Reducing stress through mindfulness could help lower blood sugar levels and the risk of developing type 2 diabetes, researchers say.
A US team from Penn State College of Medicine in Hershey, Pennsylvania, has been looking at the effect of mindfulness-based stress reduction (MBSR) programmes on health markers.
The eight-week course combines meditatio, body awareness and other anxiety-reducing techniques, and was developed to help people with serious illnesses manage their stress and pain.
Lead author Dr Nazia Raja-Khan said: “Our study suggests that MBSR could be a useful tool for preventing or treating diabetes in patients with overweight or obesity.”
As part of the study, 86 overweight women were split into two groups: the first group was assigned to a course of MBSR training and the second was asked to take part in a health education program which focused on diet and exercise.
Their stress levels, mood, sleep quality, blood pressure, weight and blood sugar levels were all measured after eight weeks and then again at 16.
The results showed that stress levels and blood sugar levels in the MSBR group were lower when compared with those following the health programme. There were also positive changes to overall psychological stress, anxiety and sleep in both groups. But weight, inflammation levels, cholesterol levels and responses to insulin remained the same.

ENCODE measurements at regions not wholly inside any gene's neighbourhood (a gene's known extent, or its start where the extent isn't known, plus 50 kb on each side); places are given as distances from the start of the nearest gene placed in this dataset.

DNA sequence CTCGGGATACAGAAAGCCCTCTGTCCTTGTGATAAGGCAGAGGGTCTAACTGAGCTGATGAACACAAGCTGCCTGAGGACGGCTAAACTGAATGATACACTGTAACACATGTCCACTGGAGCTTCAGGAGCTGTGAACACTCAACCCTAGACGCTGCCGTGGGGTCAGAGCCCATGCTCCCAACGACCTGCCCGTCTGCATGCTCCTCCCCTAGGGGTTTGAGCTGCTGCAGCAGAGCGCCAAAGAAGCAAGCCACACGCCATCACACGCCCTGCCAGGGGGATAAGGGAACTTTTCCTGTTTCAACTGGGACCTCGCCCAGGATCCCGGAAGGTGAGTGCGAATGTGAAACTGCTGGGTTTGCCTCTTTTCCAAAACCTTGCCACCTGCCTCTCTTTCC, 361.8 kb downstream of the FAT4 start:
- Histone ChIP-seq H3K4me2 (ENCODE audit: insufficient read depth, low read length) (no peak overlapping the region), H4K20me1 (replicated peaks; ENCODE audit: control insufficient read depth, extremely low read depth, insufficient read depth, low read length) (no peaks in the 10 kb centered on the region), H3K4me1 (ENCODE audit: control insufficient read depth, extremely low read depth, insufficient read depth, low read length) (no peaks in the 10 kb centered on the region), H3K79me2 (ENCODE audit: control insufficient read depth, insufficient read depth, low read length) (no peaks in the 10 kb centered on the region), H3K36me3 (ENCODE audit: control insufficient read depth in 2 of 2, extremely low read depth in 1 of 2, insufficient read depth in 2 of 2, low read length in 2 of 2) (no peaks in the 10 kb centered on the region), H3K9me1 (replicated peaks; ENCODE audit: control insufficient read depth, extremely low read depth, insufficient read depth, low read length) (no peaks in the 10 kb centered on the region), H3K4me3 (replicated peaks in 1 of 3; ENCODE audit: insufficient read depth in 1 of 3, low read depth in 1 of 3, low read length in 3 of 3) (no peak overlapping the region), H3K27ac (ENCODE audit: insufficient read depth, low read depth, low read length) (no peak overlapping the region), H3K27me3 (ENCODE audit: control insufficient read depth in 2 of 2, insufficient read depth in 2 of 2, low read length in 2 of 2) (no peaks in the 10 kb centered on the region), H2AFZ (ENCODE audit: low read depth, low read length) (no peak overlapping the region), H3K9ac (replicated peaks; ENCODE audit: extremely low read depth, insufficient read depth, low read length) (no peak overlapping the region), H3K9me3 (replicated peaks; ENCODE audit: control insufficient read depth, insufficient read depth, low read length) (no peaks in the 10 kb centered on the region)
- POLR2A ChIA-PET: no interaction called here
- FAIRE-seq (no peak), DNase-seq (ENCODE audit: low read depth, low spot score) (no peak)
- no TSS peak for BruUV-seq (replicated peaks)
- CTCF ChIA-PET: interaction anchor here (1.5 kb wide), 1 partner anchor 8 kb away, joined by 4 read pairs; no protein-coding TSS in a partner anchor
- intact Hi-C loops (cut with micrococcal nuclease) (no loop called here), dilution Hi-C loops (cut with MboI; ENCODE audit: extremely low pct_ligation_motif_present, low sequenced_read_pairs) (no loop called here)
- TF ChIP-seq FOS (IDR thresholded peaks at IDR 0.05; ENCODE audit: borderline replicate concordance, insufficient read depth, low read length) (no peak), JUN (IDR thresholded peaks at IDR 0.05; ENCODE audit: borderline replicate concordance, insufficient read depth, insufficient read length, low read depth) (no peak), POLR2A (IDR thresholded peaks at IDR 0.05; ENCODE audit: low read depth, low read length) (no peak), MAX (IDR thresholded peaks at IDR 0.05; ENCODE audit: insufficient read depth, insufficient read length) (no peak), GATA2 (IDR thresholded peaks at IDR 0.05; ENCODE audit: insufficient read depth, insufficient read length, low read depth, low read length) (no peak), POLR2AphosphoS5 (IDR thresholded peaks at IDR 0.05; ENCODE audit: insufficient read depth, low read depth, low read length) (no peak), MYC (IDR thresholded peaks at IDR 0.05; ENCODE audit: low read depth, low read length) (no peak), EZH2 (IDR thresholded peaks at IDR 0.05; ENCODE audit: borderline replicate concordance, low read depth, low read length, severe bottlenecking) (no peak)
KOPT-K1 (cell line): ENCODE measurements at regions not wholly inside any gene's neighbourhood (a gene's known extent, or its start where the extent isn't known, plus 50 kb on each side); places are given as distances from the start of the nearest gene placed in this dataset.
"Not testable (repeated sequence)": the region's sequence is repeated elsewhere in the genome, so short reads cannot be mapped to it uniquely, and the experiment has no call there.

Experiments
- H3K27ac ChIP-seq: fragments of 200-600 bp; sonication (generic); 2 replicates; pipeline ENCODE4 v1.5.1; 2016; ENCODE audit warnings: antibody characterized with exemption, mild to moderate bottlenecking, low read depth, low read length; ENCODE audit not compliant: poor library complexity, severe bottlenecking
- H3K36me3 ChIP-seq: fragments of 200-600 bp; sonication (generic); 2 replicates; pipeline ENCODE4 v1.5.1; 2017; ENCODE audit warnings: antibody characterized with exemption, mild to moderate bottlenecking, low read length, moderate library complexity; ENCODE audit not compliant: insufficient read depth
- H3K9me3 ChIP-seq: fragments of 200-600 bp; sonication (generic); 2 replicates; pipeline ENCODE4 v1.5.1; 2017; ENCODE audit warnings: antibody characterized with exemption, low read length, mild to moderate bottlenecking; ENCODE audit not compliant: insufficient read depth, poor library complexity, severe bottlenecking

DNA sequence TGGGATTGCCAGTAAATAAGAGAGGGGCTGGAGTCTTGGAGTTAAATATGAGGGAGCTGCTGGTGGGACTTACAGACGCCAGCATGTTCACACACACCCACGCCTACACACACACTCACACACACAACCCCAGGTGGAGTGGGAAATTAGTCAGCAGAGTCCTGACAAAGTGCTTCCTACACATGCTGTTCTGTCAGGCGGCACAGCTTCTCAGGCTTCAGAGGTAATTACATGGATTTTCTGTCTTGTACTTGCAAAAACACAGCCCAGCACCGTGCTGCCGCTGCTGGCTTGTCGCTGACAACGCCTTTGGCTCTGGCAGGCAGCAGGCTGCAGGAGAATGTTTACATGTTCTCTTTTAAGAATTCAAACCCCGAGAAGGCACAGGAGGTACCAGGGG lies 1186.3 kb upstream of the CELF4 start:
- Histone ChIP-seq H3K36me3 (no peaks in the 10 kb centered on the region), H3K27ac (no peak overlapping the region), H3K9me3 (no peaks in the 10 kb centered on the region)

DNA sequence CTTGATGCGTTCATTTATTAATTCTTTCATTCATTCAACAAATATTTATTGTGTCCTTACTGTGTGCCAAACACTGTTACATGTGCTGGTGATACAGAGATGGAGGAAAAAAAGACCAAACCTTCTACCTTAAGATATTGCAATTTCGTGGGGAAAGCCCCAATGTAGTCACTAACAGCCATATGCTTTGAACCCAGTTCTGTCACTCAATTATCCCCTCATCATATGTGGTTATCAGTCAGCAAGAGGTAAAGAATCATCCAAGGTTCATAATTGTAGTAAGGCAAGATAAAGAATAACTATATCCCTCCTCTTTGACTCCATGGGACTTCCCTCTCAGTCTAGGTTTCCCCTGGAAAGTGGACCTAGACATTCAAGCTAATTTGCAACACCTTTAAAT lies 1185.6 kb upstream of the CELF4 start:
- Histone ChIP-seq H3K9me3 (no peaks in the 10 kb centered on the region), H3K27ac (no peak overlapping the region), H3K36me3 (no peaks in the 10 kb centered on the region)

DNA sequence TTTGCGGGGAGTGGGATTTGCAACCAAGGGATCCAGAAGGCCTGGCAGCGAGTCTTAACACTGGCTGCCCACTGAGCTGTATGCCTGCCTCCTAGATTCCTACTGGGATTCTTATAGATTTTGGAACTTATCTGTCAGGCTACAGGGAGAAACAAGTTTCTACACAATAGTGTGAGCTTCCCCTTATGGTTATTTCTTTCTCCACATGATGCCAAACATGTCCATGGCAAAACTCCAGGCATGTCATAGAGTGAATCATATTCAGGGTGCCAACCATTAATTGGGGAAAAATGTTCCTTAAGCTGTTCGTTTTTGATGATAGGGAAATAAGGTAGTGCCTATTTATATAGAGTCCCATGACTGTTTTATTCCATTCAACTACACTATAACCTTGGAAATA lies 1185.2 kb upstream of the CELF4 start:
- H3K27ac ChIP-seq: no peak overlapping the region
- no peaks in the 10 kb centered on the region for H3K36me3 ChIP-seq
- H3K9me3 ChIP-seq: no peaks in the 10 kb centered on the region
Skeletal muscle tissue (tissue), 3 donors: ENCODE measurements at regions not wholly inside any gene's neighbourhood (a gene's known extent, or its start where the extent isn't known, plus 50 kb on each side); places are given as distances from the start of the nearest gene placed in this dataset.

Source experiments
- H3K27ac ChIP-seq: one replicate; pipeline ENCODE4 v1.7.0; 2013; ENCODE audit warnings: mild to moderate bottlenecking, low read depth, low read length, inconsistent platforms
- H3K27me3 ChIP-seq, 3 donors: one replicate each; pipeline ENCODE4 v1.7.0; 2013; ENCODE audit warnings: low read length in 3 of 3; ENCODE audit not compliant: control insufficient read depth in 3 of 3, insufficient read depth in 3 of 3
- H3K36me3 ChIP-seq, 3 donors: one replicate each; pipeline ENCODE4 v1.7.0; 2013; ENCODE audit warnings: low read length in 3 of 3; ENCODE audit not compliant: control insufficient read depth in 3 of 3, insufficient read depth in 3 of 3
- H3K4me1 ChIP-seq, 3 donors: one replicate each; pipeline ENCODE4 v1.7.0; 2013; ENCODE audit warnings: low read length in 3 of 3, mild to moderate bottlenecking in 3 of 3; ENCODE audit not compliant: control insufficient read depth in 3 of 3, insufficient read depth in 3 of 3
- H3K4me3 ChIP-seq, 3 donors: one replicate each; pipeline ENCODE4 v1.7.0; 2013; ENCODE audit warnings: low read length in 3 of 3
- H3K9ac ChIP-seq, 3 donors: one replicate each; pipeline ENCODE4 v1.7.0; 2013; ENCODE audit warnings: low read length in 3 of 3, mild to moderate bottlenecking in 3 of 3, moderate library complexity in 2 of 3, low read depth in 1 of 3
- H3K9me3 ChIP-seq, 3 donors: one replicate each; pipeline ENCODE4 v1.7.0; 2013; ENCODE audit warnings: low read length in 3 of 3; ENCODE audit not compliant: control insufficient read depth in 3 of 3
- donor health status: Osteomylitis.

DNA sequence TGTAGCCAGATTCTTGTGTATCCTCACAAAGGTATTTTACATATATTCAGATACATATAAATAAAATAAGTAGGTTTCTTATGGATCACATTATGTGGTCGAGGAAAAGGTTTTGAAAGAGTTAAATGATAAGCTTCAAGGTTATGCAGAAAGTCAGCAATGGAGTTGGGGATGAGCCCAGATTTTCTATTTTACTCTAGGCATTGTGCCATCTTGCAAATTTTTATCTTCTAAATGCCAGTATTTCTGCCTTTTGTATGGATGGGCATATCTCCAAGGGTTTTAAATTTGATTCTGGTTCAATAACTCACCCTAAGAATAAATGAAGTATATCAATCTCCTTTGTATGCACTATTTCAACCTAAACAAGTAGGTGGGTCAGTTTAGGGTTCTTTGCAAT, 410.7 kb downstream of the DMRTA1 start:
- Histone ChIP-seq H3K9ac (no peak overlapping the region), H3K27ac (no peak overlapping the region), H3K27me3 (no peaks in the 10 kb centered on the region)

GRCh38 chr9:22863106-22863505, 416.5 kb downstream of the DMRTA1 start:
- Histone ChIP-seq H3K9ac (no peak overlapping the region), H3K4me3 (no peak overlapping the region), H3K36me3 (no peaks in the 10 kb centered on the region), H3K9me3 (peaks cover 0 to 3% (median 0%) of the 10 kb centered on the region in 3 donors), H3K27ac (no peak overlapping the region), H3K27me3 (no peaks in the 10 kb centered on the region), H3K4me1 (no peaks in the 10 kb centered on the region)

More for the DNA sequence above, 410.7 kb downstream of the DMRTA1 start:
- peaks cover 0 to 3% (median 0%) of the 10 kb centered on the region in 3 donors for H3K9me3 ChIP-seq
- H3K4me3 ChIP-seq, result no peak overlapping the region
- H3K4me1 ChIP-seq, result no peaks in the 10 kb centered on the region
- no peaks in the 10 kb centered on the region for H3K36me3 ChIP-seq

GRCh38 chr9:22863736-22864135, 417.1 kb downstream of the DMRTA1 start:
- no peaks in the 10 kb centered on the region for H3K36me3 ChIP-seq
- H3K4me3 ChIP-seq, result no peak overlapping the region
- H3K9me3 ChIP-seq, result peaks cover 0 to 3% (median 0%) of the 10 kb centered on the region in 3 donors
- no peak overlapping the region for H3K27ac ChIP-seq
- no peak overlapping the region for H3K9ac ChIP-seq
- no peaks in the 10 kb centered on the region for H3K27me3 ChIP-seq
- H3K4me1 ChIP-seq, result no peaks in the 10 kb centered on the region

The authors noted: “In women with overweight or obesity, MBSR significantly reduces stress and may have beneficial effects on glucose. Future studies demonstrating long-term cardiometabolic benefits of MBSR will be key for establishing MBSR as an effective tool in the management of obesity.”
MBSR training has previously been shown to have a significant impact on stress reductio, which is why the research team wanted to see if it could reduce the risk of heart disease in overweight or obese individuals.
Speaking to Reuters Health, Raja-Khan said: “Further studies are needed to determine more long-term benefits of MBSR in overweight/obesity and to confirm the role of MBSR in diabetes prevention and treatment.”
The findings of the trial have been published in the journal Obesity.

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